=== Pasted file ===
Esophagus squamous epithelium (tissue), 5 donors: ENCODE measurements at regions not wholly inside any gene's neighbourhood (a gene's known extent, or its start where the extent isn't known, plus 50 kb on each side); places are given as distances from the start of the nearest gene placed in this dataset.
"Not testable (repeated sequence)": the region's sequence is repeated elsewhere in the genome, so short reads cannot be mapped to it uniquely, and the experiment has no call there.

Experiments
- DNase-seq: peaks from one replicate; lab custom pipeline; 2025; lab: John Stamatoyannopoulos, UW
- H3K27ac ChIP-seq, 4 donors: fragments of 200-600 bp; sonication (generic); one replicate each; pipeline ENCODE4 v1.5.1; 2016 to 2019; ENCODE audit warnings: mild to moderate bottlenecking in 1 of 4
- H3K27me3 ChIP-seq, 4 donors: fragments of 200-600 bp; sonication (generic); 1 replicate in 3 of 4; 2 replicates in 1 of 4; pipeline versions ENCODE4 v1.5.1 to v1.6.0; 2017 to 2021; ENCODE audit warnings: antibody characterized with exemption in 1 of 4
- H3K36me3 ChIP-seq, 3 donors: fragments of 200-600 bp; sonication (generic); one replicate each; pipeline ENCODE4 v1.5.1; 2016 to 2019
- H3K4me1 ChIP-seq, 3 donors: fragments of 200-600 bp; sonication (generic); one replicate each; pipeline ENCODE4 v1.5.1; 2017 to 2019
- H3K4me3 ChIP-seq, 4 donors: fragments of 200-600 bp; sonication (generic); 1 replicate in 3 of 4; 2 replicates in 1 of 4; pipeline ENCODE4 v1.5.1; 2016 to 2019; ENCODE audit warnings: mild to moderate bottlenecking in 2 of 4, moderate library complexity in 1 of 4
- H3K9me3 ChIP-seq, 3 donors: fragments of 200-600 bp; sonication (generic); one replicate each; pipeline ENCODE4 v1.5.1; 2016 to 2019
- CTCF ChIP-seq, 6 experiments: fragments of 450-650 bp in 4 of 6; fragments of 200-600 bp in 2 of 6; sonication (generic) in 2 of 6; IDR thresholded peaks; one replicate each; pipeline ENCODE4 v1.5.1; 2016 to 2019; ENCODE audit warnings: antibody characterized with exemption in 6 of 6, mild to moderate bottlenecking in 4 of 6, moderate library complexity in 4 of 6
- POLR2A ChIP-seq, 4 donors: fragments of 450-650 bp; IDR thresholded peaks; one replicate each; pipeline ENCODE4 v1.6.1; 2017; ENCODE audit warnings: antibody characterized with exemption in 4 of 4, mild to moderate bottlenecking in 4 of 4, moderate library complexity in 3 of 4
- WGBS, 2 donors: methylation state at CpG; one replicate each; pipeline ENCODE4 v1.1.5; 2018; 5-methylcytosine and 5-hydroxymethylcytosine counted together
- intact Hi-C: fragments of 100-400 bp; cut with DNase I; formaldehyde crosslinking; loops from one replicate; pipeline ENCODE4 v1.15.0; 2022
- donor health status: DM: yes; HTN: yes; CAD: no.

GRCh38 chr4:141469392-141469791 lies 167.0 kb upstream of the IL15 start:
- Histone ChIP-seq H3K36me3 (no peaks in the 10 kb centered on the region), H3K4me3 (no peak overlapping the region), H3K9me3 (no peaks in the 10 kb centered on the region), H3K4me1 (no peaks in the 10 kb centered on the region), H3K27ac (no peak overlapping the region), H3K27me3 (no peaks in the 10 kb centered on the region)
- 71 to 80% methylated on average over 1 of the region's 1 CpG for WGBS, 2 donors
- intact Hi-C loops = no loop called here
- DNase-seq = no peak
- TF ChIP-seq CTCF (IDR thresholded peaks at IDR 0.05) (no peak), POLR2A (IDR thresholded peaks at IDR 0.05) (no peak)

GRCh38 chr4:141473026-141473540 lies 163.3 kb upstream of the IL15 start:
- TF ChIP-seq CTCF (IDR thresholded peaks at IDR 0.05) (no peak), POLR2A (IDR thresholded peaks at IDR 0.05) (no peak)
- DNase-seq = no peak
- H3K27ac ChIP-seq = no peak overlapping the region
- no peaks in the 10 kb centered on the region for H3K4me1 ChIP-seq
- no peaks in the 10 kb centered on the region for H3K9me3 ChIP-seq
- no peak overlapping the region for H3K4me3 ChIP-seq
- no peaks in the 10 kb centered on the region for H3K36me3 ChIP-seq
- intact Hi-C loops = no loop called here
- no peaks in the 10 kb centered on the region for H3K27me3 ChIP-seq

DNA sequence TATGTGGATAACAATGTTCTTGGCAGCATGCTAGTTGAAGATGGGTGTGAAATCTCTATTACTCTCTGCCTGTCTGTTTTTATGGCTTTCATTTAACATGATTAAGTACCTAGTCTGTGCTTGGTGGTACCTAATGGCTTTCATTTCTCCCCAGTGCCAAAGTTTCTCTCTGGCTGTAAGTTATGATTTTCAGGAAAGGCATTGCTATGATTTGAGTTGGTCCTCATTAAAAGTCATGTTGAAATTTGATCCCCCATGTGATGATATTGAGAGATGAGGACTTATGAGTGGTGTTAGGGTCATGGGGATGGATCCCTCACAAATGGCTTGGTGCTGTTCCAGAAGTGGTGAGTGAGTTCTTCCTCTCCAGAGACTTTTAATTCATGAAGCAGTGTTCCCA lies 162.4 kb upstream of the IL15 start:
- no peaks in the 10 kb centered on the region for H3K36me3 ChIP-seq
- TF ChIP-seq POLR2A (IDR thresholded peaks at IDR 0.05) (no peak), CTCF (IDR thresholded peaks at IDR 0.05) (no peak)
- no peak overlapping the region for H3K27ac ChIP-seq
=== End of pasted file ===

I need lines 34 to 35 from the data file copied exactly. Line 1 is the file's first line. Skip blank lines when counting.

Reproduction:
- TF ChIP-seq POLR2A (IDR thresholded peaks at IDR 0.05) (no peak), CTCF (IDR thresholded peaks at IDR 0.05) (no peak)
- no peak overlapping the region for H3K27ac ChIP-seq